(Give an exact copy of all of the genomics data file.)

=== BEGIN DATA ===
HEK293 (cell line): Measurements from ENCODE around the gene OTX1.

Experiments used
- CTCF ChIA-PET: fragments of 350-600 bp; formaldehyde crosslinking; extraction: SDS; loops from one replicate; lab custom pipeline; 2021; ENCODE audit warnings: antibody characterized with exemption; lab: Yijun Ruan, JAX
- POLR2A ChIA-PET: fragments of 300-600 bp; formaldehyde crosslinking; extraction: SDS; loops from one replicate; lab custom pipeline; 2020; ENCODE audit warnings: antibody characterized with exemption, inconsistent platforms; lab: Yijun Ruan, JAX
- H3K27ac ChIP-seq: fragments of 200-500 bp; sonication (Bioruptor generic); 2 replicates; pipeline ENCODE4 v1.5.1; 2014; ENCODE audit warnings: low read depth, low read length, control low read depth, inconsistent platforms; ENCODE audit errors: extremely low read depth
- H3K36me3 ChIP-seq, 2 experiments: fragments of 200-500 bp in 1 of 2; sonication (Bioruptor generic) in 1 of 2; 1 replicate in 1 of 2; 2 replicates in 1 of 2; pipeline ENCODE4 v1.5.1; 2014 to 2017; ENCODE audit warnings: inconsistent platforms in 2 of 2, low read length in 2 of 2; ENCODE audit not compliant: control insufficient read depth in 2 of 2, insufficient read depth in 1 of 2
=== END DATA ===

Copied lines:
HEK293 (cell line): Measurements from ENCODE around the gene OTX1.

Experiments used
- CTCF ChIA-PET: fragments of 350-600 bp; formaldehyde crosslinking; extraction: SDS; loops from one replicate; lab custom pipeline; 2021; ENCODE audit warnings: antibody characterized with exemption; lab: Yijun Ruan, JAX
- POLR2A ChIA-PET: fragments of 300-600 bp; formaldehyde crosslinking; extraction: SDS; loops from one replicate; lab custom pipeline; 2020; ENCODE audit warnings: antibody characterized with exemption, inconsistent platforms; lab: Yijun Ruan, JAX
- H3K27ac ChIP-seq: fragments of 200-500 bp; sonication (Bioruptor generic); 2 replicates; pipeline ENCODE4 v1.5.1; 2014; ENCODE audit warnings: low read depth, low read length, control low read depth, inconsistent platforms; ENCODE audit errors: extremely low read depth
- H3K36me3 ChIP-seq, 2 experiments: fragments of 200-500 bp in 1 of 2; sonication (Bioruptor generic) in 1 of 2; 1 replicate in 1 of 2; 2 replicates in 1 of 2; pipeline ENCODE4 v1.5.1; 2014 to 2017; ENCODE audit warnings: inconsistent platforms in 2 of 2, low read length in 2 of 2; ENCODE audit not compliant: control insufficient read depth in 2 of 2, insufficient read depth in 1 of 2